And this is where things get interesting! Many of us know the terrible feelings that a hangover bring on – headache, nausea, tiredness, lethargy. But there isn’t a lot of research to explain why most of these things happen! Almost every book and research article that I found said we know that these symptoms occur, but we don’t really know why. The mechanism of action is suggested with words like “likely” and “possibly” included in the sentence. I guess researchers have decided that it’s not a good use of time or money to illicit the root cause of problems that are self-inflicted and unnecessary (unlike the side effects of, say, a life-saving medication).

That being said, there has been quite a lot of research around the cellular changes that occur with alcohol consumption. Here are the problems caused by alcohol for which research has found the cause:

  • Damage to the lining of the stomach and small intestine by depleting sulfhydryl compounds, which protect the tissue. This is especially true for high alcohol containing beverages like distilled liquor. Damage can lead to acute or chronic gastritis (inflammation of the stomach mucosa), peptic ulcers, and/or a leaky gut.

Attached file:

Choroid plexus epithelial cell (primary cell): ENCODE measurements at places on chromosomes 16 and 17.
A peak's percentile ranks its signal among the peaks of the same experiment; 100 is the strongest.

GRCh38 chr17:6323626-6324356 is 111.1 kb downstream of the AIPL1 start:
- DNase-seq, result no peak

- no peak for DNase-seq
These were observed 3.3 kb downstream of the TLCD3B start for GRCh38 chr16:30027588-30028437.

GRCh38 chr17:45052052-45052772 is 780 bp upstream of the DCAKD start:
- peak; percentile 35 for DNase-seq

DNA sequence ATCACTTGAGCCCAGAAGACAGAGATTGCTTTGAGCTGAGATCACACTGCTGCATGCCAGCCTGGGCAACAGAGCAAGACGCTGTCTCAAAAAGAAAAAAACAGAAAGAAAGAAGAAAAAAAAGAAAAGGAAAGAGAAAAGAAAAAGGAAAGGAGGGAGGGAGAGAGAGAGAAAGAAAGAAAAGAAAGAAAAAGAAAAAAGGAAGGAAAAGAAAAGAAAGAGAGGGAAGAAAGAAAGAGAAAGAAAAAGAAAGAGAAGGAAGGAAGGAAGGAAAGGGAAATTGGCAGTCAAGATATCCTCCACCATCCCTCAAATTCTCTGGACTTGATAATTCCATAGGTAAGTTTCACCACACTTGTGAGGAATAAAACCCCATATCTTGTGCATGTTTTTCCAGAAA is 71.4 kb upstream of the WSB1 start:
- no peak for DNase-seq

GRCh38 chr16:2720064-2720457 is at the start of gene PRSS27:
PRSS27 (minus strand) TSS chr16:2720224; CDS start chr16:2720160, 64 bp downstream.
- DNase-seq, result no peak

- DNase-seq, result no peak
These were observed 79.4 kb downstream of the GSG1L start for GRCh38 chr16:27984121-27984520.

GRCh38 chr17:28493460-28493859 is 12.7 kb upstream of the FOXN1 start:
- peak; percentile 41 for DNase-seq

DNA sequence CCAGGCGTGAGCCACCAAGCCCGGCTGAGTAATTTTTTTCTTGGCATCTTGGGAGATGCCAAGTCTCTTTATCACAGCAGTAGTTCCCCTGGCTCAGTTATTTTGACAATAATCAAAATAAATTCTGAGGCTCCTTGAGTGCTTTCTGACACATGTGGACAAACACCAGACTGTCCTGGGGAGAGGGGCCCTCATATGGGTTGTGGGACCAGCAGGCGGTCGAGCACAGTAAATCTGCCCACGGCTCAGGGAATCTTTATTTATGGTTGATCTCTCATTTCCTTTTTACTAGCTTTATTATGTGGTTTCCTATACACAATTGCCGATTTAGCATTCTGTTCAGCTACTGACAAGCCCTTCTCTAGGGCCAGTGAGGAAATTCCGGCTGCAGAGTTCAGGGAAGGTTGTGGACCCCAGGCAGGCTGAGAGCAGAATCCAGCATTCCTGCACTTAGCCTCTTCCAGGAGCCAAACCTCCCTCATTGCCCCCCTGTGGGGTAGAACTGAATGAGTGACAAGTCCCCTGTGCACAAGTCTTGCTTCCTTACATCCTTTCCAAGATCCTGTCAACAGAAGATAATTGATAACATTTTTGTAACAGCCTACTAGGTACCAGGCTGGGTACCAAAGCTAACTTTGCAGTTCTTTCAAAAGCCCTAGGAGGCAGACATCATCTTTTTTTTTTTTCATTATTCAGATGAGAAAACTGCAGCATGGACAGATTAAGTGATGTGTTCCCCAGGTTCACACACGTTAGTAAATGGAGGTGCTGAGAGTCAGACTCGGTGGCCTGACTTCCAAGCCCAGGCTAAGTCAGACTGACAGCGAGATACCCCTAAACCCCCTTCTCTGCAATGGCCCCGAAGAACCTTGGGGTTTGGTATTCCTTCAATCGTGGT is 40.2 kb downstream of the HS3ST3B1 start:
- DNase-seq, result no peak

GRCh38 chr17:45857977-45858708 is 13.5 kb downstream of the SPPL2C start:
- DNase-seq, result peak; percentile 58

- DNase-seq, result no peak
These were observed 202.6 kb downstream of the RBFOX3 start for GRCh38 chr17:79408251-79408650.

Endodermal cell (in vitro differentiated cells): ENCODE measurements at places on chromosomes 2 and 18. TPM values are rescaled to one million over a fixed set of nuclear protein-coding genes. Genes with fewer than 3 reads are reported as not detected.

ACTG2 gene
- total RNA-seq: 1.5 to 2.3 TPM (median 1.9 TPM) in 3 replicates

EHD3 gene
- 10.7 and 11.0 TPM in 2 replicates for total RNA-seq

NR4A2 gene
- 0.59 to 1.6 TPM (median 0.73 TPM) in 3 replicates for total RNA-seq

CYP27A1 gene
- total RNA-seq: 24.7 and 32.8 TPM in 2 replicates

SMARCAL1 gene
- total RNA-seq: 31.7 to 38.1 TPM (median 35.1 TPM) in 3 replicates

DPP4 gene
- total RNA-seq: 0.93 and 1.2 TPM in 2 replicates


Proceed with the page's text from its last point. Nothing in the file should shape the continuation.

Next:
• Exacerbation of dysbiosis by feeding the bad bacteria and encouraging bacterial overgrowth in the small intestine and stomach
  • Dehydration because alcohol has a diuretic effect that prevents water from being reabsorbed in the kidneys (which is why you urinate more when you are drinking)
  • Creation of free radicals by CYP2E1, CYP4A1 and aldehyde dehydrogenase which deplete the antioxidants (especially glutathione and vitamin E) in the cell and cause tissue damage
  • Diversion of glucose, amino acids and fatty acids away from becoming energy and into their storage form (i.e., fat)